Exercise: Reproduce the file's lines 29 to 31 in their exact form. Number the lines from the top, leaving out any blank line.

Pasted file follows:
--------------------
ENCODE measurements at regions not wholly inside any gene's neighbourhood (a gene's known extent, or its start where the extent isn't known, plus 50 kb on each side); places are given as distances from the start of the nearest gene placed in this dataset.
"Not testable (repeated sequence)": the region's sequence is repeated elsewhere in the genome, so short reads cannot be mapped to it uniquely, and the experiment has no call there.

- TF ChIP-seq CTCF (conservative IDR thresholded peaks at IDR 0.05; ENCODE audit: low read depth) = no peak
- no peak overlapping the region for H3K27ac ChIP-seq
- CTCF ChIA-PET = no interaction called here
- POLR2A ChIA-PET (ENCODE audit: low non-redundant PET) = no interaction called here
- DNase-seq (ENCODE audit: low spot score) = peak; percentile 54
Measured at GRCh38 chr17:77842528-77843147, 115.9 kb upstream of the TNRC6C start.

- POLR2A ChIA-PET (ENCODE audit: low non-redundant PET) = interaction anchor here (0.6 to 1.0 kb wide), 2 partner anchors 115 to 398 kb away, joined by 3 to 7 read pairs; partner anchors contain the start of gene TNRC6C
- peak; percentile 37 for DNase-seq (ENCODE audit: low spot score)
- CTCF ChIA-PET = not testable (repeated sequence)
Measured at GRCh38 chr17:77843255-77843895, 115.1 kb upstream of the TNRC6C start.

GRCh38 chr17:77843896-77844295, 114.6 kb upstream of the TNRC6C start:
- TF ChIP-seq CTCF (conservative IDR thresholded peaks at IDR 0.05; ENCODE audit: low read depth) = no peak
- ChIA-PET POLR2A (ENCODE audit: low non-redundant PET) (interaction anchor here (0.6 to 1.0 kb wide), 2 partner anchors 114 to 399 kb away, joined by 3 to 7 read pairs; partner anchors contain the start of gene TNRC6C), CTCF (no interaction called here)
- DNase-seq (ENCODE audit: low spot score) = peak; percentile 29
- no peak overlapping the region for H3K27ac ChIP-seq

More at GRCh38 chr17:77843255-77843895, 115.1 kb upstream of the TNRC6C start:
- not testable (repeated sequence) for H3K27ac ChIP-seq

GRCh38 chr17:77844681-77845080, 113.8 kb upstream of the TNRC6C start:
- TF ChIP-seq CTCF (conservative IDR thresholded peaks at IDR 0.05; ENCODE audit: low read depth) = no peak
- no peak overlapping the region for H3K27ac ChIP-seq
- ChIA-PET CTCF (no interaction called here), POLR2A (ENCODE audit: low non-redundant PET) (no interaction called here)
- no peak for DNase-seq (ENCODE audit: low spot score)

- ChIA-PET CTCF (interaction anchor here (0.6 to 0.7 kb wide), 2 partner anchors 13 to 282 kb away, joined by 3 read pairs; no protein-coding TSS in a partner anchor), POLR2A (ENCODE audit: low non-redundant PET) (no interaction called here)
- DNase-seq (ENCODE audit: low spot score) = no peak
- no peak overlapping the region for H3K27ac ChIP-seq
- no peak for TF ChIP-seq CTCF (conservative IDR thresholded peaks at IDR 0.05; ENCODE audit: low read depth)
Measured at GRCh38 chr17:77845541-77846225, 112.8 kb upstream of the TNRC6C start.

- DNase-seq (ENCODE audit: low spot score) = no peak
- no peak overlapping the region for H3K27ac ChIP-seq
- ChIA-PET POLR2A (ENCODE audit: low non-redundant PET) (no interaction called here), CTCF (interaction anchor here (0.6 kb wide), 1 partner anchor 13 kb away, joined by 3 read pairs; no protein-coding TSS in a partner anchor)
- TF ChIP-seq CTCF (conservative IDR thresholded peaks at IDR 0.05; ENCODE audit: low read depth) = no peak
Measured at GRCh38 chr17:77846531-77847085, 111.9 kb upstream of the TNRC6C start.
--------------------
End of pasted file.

Measured at GRCh38 chr17:77845541-77846225, 112.8 kb upstream of the TNRC6C start.

- DNase-seq (ENCODE audit: low spot score) = no peak
- no peak overlapping the region for H3K27ac ChIP-seq